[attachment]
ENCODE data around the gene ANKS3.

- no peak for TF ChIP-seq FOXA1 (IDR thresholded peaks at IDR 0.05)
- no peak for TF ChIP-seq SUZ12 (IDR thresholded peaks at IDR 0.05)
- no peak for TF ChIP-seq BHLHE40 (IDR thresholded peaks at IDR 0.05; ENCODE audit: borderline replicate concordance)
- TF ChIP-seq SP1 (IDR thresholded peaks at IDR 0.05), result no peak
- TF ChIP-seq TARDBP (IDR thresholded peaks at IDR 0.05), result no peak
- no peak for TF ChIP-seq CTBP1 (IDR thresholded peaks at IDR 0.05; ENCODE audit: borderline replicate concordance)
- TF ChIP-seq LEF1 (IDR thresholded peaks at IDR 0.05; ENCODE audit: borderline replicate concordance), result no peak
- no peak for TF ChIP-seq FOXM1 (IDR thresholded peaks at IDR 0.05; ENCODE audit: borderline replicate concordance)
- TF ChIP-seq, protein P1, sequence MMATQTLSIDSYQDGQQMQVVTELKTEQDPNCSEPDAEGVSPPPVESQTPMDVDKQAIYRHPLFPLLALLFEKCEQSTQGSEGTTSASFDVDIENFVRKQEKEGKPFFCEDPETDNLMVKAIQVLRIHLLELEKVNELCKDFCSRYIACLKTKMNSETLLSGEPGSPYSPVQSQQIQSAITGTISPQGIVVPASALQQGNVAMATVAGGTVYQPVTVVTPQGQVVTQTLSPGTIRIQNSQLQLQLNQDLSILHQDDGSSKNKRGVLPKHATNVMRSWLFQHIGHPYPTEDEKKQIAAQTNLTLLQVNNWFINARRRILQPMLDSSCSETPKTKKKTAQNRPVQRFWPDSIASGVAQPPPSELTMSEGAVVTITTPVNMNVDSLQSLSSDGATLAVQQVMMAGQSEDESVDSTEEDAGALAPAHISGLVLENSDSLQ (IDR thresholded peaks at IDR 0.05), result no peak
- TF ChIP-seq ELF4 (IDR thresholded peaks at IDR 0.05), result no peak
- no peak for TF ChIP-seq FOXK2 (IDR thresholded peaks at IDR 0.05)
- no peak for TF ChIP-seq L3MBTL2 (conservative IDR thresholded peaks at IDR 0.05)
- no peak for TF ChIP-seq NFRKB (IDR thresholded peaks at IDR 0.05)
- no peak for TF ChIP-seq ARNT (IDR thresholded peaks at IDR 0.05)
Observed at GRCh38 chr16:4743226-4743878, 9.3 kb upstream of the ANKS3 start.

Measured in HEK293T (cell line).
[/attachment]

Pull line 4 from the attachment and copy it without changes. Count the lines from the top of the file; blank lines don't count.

- no peak for TF ChIP-seq BHLHE40 (IDR thresholded peaks at IDR 0.05; ENCODE audit: borderline replicate concordance)